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Facing forward: Finding a narrative for navigating the new global disorder

A scene from "Tornado Alley," an IMAX film about storm chasers. Creative Commons

For this Humanosphere podcast, we talk to ourselves.

Rather than the usual deal where we interview a guest, our small but devoted and talented news team decided that inauguration day for President Donald Trump was an appropriate occasion to highlight some issues we intend to focus on in the coming year. Forecast stormy.

Arguably, we seem to be entering a new, more unstable era. Instability can be a good thing, if it disrupts entrenched barriers to progress, opportunity and equity. That is one explanation for what may have motivated many American voters to make a real estate developer and reality TV star their new president, or why British voters decided they want out of the European Union. Clearly, folks are fed up with the status quo.

Here at Humanosphere, we want to disrupt some aspects of the status quo as well. But we operate under the assumption (or bias, if you wish) that what needs disruption are the political, economic and social factors that contribute to poverty and inequity. The rise of toxic forms of nationalism, isolationism, protectionism and xenophobia worldwide hardly appear to us as positive disruption.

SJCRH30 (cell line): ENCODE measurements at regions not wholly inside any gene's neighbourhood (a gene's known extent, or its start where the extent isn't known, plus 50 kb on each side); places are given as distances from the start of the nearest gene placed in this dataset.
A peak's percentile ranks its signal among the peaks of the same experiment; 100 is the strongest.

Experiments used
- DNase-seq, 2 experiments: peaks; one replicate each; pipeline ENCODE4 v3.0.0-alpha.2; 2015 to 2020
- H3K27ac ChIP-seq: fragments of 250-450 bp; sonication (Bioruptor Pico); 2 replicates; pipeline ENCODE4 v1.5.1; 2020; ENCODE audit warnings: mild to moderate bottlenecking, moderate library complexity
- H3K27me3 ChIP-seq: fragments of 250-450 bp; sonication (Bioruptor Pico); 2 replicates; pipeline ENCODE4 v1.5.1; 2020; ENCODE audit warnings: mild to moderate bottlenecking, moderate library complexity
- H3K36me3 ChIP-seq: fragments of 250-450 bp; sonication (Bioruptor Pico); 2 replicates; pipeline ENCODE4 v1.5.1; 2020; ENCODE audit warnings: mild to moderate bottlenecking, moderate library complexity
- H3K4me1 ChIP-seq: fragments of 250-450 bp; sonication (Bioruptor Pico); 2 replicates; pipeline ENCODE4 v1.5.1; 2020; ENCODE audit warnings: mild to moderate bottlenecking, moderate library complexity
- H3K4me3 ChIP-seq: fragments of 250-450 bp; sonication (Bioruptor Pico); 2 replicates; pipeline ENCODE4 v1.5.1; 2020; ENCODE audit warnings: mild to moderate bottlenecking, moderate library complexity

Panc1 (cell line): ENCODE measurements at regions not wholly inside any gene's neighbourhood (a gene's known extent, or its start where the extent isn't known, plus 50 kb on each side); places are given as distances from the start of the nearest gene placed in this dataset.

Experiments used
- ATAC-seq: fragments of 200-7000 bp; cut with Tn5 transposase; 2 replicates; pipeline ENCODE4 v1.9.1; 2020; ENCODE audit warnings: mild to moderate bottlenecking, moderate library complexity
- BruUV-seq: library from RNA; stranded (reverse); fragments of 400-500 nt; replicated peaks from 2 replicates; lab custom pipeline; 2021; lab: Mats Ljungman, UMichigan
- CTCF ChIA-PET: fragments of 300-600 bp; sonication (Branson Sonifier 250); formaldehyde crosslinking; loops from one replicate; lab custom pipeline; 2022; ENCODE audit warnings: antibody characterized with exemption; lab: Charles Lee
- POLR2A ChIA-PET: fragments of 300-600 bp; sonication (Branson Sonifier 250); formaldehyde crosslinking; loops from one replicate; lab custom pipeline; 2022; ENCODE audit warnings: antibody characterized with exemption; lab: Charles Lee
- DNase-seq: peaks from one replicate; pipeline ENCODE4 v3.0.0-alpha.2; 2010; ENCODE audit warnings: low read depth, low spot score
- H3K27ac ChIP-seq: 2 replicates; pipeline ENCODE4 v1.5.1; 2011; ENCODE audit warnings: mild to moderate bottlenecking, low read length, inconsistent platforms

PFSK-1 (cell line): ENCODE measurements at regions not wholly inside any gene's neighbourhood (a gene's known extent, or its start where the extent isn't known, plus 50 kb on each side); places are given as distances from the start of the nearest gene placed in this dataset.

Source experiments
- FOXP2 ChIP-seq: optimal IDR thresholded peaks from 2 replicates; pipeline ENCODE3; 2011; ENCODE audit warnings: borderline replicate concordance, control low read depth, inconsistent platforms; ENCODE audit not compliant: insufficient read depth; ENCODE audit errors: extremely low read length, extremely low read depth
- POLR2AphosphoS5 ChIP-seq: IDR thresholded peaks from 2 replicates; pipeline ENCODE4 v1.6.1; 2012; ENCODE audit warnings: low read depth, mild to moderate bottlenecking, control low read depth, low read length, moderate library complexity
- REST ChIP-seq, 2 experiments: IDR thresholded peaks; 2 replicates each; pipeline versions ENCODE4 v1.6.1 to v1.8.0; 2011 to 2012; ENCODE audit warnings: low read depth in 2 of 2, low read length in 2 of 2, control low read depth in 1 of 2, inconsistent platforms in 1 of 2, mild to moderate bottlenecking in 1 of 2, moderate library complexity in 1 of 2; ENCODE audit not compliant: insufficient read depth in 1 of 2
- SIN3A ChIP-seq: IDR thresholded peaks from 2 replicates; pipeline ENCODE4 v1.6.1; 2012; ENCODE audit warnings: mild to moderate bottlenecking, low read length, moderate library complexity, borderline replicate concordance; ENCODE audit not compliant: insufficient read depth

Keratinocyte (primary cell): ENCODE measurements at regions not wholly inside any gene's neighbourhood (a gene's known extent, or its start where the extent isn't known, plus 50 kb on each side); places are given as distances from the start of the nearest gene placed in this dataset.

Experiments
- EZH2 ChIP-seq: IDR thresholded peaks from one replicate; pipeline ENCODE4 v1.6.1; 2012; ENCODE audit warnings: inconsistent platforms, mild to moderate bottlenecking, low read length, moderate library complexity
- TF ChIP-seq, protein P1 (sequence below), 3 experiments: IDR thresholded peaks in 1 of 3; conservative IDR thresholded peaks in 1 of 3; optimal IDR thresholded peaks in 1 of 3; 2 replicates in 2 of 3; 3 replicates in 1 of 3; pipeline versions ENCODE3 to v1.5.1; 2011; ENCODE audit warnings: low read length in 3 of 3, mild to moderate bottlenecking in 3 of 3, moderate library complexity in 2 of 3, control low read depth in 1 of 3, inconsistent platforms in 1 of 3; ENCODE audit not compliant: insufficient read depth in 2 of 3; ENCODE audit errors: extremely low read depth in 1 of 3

Before the whole team talks among ourselves, Tom Paulson and I discuss some of the week’s top news beginning with a story by Lisa Nikolau about murders of left-wing activists in Colombia allegedly by police and soldiers ‘freelancing’ for wealthy landowners who did not favor the peace deal.

A good news story this week was a new initiative funded and sponsored by the Bill & Melinda Gates Foundation, Wellcome Trust, the governments of Norway, Germany and others to ‘fast-track’ vaccines for use in putting down infectious disease outbreaks such as we’ve seen in recent years with Ebola and Zika viruses.

Another big story this week that also involved Bill Gates was Oxfam’s latest bombshell report on the rise of wealth inequality worldwide. Gates, along with fellow Seattle zillionaire Jeff Bezos, is among the eight richest people on the planet who hold the same amount of wealth as half of the world, some 3.6 billion of the poorest people. A related story was (as of today, former VP) Joe Biden warning at the World Economic Forum that this rising wealth inequality puts all of us at risk – which is a nice segue to our discussion. Listen in!

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About Author

Imana Gunawan

Imana Gunawan is Humanosphere's social media manager and podcast producer. A University of Washington graduate in journalism and dance, Imana's interests include underrepresented communities, the intersection between politics and culture, global-local issues and the arts. She can be reached at @imanafg on Twitter or